GitLab Pages on a subdomain of a self-managed GitLab instance

We host a relatively large self-managed GitLab instance for Bavarian universities (see Introduction: Arto Teräs / LRZ) and are currently running GitLab 13.12.

Our GitLab Pages use a subdomain of the Gitlab instance itself and are hosted on the same servers (a small cluster configuration).

When preparing the upgrade to upcoming GitLab 14.0 I noticed that accordings to the GitLab Pages documentation this kind of domain configuration is not officially supported (GitLab Pages administration | GitLab). When looking back at the documentation of earlier versions it doesn’t seem to be a recent change - just mentioned more prominently in the documentation than before.

It would be a significant inconvenience for our users if we need to change the pages domain. Quite a few have published course information, documentation, results or datasets of their research projects using the current domain. Obviously changing the domain of the instance itself would be a pain as well.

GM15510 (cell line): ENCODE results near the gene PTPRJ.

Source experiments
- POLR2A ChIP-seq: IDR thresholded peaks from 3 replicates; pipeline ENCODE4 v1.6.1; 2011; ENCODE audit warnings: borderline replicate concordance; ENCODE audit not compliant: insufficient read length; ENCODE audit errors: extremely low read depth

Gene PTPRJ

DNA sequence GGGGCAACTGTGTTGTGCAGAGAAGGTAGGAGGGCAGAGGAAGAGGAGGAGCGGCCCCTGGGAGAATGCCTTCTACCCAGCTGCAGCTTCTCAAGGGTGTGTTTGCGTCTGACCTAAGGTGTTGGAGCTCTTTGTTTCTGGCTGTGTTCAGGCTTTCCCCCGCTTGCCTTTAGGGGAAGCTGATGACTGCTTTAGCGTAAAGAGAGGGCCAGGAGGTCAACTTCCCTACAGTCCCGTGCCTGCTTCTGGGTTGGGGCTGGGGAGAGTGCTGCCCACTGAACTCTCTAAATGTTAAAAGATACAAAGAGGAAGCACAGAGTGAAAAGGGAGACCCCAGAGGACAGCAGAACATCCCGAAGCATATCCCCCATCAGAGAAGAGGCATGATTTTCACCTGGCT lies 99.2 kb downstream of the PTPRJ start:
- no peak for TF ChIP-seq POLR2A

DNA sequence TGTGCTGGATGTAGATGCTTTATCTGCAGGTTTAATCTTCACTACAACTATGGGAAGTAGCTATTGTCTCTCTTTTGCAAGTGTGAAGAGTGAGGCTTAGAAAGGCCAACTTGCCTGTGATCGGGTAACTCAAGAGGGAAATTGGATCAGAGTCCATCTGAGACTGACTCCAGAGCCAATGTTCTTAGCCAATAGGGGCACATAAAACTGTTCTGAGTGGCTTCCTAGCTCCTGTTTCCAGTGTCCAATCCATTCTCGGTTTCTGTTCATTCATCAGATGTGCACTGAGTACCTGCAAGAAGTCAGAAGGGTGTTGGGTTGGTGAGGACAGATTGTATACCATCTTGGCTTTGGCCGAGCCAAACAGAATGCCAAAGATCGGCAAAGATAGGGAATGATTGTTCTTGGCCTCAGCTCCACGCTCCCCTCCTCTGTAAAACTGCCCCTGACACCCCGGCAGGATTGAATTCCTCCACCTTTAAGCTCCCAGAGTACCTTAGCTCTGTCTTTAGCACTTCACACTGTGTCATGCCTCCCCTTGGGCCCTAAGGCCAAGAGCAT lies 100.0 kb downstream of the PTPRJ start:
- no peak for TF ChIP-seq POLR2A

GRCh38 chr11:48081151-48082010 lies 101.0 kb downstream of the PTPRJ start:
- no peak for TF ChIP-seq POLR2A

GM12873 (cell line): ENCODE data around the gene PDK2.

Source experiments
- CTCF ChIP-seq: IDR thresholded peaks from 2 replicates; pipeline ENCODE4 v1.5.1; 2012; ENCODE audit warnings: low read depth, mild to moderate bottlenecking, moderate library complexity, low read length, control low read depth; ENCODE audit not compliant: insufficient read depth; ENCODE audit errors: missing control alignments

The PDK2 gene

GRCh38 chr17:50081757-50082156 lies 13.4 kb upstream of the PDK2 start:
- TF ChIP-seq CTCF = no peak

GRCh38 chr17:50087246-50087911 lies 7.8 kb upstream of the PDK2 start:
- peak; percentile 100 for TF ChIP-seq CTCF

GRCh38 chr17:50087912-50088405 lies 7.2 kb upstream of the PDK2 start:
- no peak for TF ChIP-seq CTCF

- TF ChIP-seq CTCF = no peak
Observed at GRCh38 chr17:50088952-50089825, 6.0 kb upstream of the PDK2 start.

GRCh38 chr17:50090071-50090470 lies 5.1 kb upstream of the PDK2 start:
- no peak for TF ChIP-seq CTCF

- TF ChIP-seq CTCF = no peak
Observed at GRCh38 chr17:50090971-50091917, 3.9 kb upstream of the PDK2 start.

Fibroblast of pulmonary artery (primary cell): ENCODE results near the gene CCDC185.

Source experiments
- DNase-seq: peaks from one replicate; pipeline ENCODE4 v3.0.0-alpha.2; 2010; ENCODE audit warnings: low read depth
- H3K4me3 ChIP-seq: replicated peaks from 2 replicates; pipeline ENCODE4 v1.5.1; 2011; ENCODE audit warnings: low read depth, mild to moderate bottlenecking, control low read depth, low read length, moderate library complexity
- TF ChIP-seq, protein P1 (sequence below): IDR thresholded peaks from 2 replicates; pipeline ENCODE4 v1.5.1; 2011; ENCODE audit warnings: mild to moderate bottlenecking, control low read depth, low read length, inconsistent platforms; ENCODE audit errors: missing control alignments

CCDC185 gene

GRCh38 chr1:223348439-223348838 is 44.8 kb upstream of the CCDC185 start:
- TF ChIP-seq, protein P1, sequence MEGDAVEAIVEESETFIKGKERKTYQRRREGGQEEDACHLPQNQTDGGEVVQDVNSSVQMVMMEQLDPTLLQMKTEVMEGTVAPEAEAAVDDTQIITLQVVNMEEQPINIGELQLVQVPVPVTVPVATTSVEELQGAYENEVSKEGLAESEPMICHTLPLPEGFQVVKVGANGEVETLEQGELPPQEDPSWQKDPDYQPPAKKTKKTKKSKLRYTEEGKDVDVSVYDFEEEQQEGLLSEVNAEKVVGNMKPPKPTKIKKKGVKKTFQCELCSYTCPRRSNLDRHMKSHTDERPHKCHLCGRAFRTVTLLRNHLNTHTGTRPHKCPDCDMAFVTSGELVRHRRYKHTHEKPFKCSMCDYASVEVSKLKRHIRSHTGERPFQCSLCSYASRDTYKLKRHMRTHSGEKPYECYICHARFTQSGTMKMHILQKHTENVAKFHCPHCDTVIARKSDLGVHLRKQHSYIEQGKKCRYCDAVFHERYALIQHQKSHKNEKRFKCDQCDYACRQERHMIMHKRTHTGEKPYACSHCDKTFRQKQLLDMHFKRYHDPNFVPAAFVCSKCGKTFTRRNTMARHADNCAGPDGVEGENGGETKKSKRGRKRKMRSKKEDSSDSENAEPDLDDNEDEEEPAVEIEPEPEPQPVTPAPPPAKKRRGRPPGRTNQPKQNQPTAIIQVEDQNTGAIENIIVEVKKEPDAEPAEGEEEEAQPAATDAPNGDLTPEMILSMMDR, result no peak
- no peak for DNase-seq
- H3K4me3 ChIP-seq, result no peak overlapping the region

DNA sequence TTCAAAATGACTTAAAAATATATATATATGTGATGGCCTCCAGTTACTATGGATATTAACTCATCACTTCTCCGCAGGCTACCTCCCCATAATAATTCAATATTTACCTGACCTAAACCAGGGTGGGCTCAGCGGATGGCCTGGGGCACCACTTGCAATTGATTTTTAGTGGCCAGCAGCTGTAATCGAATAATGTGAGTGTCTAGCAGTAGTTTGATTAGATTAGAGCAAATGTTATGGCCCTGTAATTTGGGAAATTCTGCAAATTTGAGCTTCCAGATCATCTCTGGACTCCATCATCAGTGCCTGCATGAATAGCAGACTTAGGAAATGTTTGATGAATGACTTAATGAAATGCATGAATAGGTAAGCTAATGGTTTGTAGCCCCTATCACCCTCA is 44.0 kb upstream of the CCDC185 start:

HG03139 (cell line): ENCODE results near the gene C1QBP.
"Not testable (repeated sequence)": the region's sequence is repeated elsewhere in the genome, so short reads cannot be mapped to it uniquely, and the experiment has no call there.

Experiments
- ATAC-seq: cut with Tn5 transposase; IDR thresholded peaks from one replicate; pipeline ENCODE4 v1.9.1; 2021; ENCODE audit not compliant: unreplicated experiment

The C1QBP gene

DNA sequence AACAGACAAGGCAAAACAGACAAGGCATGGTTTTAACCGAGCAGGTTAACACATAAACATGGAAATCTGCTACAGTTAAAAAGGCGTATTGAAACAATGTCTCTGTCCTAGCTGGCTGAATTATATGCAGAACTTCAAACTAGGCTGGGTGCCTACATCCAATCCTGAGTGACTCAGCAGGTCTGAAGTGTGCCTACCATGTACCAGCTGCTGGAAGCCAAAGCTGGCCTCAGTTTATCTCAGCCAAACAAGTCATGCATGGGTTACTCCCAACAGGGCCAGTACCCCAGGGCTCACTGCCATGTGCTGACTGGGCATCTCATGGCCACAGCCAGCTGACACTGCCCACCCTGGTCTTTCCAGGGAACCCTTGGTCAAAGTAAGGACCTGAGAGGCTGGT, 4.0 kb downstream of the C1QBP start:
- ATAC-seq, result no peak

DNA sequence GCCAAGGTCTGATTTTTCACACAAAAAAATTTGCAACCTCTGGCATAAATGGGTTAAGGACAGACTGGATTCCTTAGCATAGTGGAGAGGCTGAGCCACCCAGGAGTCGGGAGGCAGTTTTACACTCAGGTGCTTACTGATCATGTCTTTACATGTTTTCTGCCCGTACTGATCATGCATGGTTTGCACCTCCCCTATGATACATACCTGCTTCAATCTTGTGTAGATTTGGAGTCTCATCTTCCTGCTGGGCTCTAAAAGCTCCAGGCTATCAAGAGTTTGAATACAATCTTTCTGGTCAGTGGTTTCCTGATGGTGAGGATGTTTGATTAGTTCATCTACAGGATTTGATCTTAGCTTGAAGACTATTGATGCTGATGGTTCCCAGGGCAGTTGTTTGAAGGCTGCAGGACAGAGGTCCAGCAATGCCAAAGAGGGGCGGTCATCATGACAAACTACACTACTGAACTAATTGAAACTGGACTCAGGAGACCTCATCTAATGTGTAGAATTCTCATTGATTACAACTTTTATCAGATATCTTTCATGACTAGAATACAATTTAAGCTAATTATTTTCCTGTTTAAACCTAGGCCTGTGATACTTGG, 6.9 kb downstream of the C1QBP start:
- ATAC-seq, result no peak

Could someone please explain why Pages on a subdomain of the GitLab instance is not supported? On our instance it has been working already for a couple of years. Should I expect it to break when upgrading to GitLab 14.0? If yes, are there workarounds to prevent that?

Best regards,

Arto Teräs

Sry for the question, we are using gitlab pages with a subdomain as well. This works perfectly for now.

If needed i can provide setup instructions for certs etc.


the main concern are shared cookies in the same domain, and possible security issues in that regard with GitLab pages websites. See the discussion in this issue: Use gitlab pages under the same domain as gitlab (#33240) · Issues · / GitLab FOSS · GitLab

I don’t think that things will break (recommend a testing environment to verify though) - it generally is not advised for above security concerns though, and as such not officially supported.


Hi Michael,

Thank you very much for the clarification. We will test before upgrading in our staging environment and consider the security implications.

Best regards,


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